ANTONYUK v. City of New York, respondent.

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Galyna ANTONYUK, appellant, v. BRIGHTWATER TOWERS CONDO HOMEOWNERS' ASSOCIATION, INC., defendant, City of New York, respondent.

Decided: February 01, 2017

REINALDO E. RIVERA, J.P., SHERI S. ROMAN, COLLEEN D. DUFFY, and VALERIE BRATHWAITE NELSON, JJ. Simon, Eisenberg & Baum, LLP, New York, N.Y. (Sagar Shah of counsel), for appellant. Zachary W. Carter, Corporation Counsel, New York, N.Y. (Deborah A. Brenner and Elizabeth S. Natrella of counsel), for respondent.

In an action to recover damages for personal injuries, the plaintiff appeals from an order of the Supreme Court, Kings County (Baynes, J.), entered March 14, 2014, which granted the motion of the defendant City of New York for summary judgment dismissing the complaint insofar as asserted against it.

ORDERED that the order is reversed, on the law, with costs, and the motion of the defendant City of New York for summary judgment dismissing the complaint insofar as asserted against it is denied.

The plaintiff alleged that as she was walking on a sidewalk in Brooklyn, she tripped and fell on a raised corner of the sidewalk off the northwest corner of a tree well. The plaintiff subsequently commenced this action against the defendant City of New York and others, alleging negligence. The City thereafter moved for summary judgment dismissing the complaint insofar as asserted against it on the grounds that it had no duty, pursuant to Administrative Code of the City of New York § 7–210, to maintain the area where the accident occurred, and that it did not affirmatively create the condition alleged. The Supreme Court granted that motion. We reverse.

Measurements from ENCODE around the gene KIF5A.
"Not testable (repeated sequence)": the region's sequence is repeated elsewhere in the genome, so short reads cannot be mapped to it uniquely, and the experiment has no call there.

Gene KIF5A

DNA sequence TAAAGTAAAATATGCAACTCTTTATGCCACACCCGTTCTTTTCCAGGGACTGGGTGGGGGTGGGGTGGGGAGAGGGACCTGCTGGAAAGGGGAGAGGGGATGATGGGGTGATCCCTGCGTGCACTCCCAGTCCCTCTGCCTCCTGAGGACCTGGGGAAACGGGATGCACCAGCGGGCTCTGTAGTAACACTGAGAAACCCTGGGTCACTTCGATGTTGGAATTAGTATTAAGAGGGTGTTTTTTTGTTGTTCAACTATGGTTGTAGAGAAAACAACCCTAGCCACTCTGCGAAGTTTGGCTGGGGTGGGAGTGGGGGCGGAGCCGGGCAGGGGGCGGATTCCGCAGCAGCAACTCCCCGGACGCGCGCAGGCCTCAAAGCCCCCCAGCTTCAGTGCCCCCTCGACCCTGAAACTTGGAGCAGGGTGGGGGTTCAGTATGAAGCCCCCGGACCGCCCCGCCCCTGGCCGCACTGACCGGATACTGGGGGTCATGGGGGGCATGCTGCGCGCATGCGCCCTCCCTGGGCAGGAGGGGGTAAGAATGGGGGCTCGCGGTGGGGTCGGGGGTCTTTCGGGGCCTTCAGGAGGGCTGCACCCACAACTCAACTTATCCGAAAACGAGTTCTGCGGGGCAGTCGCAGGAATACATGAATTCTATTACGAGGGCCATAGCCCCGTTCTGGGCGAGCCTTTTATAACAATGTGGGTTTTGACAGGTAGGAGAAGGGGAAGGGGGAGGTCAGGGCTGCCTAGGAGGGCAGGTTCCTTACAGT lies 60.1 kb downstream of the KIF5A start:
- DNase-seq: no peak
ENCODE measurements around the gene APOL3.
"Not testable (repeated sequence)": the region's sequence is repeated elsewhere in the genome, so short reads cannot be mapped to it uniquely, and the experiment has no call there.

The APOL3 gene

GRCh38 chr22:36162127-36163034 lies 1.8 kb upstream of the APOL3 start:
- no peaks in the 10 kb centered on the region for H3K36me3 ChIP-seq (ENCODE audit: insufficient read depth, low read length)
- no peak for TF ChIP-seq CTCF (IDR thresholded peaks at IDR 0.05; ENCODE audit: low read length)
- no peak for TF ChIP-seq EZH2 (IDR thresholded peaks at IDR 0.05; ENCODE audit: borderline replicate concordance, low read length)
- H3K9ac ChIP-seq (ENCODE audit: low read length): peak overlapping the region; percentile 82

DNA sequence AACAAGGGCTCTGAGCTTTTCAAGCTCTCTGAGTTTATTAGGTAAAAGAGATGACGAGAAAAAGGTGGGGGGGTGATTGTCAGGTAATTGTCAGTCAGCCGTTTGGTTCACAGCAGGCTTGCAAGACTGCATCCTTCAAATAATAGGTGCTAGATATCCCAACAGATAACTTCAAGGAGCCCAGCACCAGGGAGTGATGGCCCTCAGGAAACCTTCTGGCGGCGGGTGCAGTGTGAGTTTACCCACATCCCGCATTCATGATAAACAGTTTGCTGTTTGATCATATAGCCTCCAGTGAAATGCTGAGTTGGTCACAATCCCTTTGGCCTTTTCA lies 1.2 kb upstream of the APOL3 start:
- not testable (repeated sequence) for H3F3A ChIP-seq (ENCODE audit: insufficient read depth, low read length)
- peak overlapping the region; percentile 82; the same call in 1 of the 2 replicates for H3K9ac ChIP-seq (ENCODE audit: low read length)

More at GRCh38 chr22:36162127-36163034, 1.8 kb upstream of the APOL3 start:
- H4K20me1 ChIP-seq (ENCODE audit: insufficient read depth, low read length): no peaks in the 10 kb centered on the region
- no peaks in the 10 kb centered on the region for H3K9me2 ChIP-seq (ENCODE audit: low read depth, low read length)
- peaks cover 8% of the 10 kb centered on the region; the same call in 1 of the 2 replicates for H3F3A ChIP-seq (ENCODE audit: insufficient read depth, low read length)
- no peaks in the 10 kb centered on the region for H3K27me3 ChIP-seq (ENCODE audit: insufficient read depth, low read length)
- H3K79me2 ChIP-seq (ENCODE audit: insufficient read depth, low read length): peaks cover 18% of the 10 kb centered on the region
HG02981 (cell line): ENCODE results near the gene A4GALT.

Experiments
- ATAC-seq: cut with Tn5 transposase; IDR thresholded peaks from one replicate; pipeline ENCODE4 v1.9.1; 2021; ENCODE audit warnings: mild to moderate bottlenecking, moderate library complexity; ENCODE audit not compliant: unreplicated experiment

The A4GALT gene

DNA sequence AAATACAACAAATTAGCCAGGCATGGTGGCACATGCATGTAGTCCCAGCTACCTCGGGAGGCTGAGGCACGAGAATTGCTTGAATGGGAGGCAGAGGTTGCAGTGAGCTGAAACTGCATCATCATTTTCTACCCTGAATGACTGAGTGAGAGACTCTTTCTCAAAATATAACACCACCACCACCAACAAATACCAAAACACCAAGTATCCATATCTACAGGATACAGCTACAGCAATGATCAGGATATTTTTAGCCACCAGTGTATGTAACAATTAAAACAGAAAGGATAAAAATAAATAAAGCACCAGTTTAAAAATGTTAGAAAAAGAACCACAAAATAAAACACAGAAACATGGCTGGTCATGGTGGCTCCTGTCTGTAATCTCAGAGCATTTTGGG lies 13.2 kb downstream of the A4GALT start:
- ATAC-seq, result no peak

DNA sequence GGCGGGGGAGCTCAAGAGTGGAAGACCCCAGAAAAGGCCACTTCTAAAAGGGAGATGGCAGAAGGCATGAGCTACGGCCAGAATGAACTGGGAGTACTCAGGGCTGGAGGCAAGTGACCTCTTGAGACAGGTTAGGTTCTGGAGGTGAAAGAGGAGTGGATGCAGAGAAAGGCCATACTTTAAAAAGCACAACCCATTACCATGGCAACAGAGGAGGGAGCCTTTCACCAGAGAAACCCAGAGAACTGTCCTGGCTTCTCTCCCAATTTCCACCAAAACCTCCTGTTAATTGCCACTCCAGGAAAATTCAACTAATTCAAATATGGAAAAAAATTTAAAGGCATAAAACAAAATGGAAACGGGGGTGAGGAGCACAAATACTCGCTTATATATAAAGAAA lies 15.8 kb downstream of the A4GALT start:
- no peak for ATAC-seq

Administrative Code of the City of New York § 7–210, which became effective September 14, 2003, shifted tort liability for injuries arising from a defective sidewalk from the City to the abutting property owner, absent certain exceptions not relevant to this case (see Vucetovic v. Epsom Downs, Inc., 10 NY3d 517, 521). However, a tree well does not fall within the applicable Administrative Code definition of “sidewalk” and, thus, “section 7–210 does not impose civil liability on property owners for injuries that occur in city-owned tree wells” (Vucetovic v. Epsom Downs, Inc., 10 NY3d at 521; see Alexander v. City of New York, 118 AD3d at 647; Vigil v. City of New York, 110 AD3d 986, 987; Fusco v. City of New York, 71 AD3d 1083, 1083).

Here, the City failed to demonstrate the absence of any triable issues of fact as to whether the plaintiff tripped and fell over a defective sidewalk, or a tree well, or a combination of the two (see Alexander v. City of New York, 118 AD3d at 647; Vigil v. City of New York, 110 AD3d at 986; Fusco v. City of New York, 71 AD3d at 1084). Moreover, the City failed to demonstrate, prima facie, that it did not affirmatively create the condition alleged. Since the City failed to demonstrate its prima facie entitlement to judgment as a matter of law, the Supreme Court should have denied its motion for summary judgment without regard to the sufficiency of the plaintiff's opposition papers (see Winegrad v. New York Univ. Med. Ctr., 64 N.Y.2d 851, 853).